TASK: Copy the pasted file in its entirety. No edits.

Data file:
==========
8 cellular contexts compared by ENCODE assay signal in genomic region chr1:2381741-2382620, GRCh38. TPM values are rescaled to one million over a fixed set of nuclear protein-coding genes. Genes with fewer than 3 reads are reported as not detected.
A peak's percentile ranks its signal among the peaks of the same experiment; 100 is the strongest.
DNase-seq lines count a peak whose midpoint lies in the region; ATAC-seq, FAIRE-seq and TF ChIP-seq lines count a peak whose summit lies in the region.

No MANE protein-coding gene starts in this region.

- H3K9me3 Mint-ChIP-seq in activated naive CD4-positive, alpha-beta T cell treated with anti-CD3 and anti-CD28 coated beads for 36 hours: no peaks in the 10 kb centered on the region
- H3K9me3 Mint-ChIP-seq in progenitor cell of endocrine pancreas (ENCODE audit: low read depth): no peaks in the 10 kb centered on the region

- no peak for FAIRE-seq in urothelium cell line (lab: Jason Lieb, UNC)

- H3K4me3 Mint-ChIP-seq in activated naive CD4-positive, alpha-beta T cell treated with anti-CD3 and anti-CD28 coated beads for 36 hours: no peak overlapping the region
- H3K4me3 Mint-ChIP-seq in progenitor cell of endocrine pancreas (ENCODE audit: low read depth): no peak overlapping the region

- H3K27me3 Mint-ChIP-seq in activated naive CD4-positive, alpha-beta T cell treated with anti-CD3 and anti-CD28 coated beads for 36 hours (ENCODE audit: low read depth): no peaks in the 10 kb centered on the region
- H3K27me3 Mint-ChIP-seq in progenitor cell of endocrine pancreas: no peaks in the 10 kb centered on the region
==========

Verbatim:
8 cellular contexts compared by ENCODE assay signal in genomic region chr1:2381741-2382620, GRCh38. TPM values are rescaled to one million over a fixed set of nuclear protein-coding genes. Genes with fewer than 3 reads are reported as not detected.
A peak's percentile ranks its signal among the peaks of the same experiment; 100 is the strongest.
DNase-seq lines count a peak whose midpoint lies in the region; ATAC-seq, FAIRE-seq and TF ChIP-seq lines count a peak whose summit lies in the region.

No MANE protein-coding gene starts in this region.

- H3K9me3 Mint-ChIP-seq in activated naive CD4-positive, alpha-beta T cell treated with anti-CD3 and anti-CD28 coated beads for 36 hours: no peaks in the 10 kb centered on the region
- H3K9me3 Mint-ChIP-seq in progenitor cell of endocrine pancreas (ENCODE audit: low read depth): no peaks in the 10 kb centered on the region

- no peak for FAIRE-seq in urothelium cell line (lab: Jason Lieb, UNC)

- H3K4me3 Mint-ChIP-seq in activated naive CD4-positive, alpha-beta T cell treated with anti-CD3 and anti-CD28 coated beads for 36 hours: no peak overlapping the region
- H3K4me3 Mint-ChIP-seq in progenitor cell of endocrine pancreas (ENCODE audit: low read depth): no peak overlapping the region

- H3K27me3 Mint-ChIP-seq in activated naive CD4-positive, alpha-beta T cell treated with anti-CD3 and anti-CD28 coated beads for 36 hours (ENCODE audit: low read depth): no peaks in the 10 kb centered on the region
- H3K27me3 Mint-ChIP-seq in progenitor cell of endocrine pancreas: no peaks in the 10 kb centered on the region